Chris Moreland's parents discovered their son was deaf at age two, by which time he had acquired very few spoken words. After multiple visits to healthcare professionals, a physician finally identified his deafness. The family then embarked on a bimodal approach to his education, using both signed and spoken English. He learned ASL in college. As a result, he communicates through a variety of channels: ASL with interpreters Agan and Keri Richardson, speech reading, and spoken English. When examining patients, he uses an electronic stethoscope that interfaces with his cochlear implant.
Medicine was not Dr. Moreland's first academic choice. "I went into college thinking I wanted to do computer science," he says, speaking of his undergraduate studies at the University of Texas in Austin. When he realized computers were not for him, he switched his major to theater arts, continuing an interest he had had in high school. After that, research seemed appealing, and he became a research assistant in a lab in the Department of Anthropology. Finally, after shadowing a number of physicians, his interest in medical science was stimulated.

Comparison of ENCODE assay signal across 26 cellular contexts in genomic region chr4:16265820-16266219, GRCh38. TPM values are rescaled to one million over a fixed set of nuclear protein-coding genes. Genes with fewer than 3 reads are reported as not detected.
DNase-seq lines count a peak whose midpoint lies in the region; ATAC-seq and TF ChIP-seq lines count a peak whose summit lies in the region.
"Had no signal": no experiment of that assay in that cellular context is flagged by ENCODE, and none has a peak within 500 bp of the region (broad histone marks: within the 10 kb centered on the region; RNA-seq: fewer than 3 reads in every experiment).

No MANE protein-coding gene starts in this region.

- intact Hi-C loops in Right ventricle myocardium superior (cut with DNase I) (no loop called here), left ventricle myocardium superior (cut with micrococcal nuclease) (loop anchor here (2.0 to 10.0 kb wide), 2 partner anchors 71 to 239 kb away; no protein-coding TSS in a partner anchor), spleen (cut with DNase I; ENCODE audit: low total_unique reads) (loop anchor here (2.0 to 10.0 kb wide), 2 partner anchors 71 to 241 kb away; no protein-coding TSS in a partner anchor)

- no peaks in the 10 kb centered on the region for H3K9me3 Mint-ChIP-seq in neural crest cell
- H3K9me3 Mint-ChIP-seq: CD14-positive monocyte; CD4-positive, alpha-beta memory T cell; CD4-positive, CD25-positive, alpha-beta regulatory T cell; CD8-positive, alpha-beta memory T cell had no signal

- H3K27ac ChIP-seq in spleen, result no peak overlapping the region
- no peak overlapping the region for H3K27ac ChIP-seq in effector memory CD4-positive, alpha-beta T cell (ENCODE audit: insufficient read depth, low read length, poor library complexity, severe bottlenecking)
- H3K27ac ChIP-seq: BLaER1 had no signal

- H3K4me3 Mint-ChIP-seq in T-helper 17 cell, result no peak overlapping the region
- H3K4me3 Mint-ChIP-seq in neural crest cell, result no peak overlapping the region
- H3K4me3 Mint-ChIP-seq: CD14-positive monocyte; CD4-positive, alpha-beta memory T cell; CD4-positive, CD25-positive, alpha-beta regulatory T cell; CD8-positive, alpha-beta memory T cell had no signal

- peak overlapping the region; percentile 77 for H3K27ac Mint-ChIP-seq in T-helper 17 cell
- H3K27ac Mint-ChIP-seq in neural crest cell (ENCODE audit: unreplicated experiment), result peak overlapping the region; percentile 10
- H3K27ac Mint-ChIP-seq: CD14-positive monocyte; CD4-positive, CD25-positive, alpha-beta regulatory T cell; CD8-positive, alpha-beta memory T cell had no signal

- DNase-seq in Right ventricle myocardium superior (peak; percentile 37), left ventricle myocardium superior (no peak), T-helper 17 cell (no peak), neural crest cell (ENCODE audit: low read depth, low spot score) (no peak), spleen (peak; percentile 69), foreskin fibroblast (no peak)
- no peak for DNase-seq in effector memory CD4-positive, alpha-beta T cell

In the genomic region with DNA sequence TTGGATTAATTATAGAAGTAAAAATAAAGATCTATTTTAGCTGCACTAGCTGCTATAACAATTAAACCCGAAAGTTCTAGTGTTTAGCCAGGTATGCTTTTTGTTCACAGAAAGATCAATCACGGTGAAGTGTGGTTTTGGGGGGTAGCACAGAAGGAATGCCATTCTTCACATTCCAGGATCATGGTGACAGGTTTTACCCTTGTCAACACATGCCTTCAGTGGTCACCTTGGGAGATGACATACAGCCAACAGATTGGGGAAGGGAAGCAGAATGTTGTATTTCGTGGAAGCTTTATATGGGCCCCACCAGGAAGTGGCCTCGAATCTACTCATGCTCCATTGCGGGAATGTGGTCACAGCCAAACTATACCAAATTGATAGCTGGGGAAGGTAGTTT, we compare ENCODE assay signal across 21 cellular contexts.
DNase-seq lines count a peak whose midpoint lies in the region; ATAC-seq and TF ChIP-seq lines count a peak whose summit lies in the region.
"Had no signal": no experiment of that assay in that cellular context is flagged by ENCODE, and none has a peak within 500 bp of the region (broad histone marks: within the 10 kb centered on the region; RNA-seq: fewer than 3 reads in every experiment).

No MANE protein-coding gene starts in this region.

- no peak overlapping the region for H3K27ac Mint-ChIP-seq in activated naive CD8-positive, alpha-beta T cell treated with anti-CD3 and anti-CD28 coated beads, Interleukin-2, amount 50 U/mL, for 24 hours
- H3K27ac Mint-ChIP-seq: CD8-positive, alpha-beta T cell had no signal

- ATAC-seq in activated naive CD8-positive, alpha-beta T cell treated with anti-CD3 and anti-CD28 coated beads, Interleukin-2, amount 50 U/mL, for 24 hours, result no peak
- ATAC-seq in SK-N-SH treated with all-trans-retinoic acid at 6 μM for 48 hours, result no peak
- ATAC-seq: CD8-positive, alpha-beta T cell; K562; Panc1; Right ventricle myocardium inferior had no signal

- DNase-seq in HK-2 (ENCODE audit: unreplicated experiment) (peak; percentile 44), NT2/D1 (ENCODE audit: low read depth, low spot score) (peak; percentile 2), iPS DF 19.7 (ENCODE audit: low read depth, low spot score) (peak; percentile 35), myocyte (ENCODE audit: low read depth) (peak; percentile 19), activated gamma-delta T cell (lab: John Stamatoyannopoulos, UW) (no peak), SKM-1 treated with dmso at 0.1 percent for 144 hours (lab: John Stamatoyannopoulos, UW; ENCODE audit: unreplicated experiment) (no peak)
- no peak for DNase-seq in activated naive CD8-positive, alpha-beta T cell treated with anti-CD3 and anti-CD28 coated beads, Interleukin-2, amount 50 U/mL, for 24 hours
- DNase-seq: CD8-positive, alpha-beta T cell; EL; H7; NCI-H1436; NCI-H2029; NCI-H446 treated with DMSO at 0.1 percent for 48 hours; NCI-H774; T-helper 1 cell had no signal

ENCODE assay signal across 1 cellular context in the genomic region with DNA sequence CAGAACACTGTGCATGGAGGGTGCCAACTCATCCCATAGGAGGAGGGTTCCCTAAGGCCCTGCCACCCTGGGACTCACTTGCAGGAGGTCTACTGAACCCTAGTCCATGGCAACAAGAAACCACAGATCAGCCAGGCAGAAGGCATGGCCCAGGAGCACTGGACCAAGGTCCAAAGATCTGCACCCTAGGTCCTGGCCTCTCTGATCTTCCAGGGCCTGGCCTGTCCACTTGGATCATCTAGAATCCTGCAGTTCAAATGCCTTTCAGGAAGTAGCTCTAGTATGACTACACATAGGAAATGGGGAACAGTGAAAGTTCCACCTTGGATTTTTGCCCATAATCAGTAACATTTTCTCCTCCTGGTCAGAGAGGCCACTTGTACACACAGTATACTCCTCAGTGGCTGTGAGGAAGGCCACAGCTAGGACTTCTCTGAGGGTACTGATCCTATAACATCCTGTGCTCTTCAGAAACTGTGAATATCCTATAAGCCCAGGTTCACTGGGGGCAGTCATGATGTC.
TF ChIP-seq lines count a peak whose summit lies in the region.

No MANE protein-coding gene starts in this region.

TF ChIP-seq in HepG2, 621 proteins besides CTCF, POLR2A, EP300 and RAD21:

"Medicine," he says, "became a nice culmination of everything I was interested in doing." From computer science, he learned to appreciate an understanding of algorithms; from theater arts came the ability to understand where people are coming from; and from his link with research in linguistics and anthropology came the contribution of problem solving and methodology.
ABOVE: Hearing impaired physician Christopher Moreland, MD, shakes hands with patient Juan Treveño as ASL Interpreter Keri Richardson (far right) interprets any discussion outside of visual range for Dr. Moreland during morning rounds at University Hospital in San Antonio. INSET: Hearing-impaired physician Christopher Moreland, MD (center) takes notes as ASL Interpreter